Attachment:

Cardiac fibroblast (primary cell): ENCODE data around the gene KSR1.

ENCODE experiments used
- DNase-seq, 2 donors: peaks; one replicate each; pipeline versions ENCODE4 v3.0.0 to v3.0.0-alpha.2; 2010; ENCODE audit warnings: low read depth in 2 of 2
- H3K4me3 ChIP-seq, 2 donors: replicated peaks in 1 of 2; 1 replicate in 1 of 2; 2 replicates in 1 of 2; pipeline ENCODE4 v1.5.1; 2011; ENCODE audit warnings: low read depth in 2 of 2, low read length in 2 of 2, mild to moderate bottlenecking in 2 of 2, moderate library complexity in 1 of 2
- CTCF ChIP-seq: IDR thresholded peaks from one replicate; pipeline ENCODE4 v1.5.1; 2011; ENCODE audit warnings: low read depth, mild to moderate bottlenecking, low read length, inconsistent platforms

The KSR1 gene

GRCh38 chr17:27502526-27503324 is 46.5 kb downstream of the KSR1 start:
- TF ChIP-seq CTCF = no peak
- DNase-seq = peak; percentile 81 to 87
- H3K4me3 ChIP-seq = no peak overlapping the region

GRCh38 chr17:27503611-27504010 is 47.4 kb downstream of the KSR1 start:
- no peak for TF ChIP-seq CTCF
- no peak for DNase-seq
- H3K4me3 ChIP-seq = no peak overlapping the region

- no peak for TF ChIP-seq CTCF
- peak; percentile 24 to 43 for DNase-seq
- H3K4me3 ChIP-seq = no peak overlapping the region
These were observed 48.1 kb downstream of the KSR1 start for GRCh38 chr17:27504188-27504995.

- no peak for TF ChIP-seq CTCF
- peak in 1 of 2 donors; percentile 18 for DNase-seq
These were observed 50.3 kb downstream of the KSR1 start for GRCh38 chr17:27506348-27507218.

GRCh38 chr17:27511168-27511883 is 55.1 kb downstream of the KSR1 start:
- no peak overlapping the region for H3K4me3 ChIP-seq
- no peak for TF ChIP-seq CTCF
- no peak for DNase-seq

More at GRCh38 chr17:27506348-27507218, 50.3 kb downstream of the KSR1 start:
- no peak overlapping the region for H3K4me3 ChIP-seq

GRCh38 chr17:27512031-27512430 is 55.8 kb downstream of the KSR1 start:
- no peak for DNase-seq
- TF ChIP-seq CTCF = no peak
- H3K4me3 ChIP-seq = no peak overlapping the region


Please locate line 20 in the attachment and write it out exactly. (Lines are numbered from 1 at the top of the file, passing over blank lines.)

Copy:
- peak in 1 of 2 donors; percentile 18 for DNase-seq